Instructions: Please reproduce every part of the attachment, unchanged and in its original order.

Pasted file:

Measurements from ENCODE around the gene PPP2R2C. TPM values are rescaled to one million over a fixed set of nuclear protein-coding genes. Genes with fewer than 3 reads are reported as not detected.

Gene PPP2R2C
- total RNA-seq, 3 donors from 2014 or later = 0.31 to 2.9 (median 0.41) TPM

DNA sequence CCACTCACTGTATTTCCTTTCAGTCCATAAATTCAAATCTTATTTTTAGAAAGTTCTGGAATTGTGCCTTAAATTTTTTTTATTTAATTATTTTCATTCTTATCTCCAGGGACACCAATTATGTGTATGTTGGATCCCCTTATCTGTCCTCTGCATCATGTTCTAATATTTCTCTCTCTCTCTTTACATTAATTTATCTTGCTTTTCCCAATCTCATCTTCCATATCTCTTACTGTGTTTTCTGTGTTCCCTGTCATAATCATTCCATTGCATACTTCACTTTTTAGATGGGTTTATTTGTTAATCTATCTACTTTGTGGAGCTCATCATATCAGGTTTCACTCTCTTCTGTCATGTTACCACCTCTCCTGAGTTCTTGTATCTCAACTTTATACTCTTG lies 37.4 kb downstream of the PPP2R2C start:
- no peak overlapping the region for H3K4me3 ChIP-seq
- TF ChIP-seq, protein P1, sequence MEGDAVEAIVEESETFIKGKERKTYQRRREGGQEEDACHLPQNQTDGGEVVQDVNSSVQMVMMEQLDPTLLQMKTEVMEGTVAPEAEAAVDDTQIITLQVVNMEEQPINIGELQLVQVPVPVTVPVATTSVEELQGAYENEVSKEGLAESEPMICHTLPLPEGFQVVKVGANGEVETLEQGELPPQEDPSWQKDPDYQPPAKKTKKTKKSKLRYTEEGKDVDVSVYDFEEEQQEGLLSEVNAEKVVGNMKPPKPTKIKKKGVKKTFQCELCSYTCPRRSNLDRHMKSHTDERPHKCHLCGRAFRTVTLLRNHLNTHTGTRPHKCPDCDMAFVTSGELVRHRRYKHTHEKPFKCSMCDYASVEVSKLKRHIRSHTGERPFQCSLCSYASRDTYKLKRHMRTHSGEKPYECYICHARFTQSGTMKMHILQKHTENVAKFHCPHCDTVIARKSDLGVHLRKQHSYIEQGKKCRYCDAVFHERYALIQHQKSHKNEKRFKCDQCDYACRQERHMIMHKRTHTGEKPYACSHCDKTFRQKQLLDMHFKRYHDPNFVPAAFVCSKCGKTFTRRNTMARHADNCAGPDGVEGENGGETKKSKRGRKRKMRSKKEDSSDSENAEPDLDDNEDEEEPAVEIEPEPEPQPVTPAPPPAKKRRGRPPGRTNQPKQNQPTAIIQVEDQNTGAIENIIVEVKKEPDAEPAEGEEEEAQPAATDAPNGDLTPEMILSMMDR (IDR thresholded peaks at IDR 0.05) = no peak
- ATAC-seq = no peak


Measurements from ENCODE around the gene PPP2R2C. TPM values are rescaled to one million over a fixed set of nuclear protein-coding genes. Genes with fewer than 3 reads are reported as not detected.

Gene PPP2R2C
- total RNA-seq, 3 donors from 2014 or later = 0.31 to 2.9 (median 0.41) TPM

DNA sequence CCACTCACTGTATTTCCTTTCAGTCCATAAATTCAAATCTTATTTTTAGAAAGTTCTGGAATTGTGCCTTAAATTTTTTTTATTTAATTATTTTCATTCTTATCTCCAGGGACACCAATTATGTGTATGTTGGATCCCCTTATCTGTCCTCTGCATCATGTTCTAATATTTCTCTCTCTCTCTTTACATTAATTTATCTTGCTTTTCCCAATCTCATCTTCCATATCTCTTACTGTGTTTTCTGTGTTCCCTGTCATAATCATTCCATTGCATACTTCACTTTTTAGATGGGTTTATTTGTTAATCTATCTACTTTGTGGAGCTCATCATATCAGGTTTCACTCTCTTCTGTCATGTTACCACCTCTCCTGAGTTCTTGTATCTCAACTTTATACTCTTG lies 37.4 kb downstream of the PPP2R2C start:
- no peak overlapping the region for H3K4me3 ChIP-seq
- TF ChIP-seq, protein P1, sequence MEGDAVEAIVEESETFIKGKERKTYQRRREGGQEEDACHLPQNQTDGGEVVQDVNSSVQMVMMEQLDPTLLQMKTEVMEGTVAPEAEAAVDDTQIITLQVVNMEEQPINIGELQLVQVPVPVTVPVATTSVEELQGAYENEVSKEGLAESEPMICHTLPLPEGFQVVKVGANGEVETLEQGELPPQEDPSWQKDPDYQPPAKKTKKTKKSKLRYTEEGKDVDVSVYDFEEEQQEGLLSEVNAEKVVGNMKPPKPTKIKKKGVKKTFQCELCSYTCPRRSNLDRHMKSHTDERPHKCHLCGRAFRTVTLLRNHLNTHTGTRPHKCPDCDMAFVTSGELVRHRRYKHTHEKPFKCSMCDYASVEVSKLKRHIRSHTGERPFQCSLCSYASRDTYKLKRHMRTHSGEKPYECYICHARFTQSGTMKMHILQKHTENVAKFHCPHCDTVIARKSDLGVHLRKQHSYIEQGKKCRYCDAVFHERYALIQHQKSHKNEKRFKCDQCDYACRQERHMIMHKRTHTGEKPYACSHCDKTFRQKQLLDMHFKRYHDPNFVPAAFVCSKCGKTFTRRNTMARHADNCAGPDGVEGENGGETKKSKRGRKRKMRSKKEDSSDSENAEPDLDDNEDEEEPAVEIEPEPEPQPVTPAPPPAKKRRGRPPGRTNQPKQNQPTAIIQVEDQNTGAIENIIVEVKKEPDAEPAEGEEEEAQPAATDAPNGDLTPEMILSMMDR (IDR thresholded peaks at IDR 0.05) = no peak
- ATAC-seq = no peak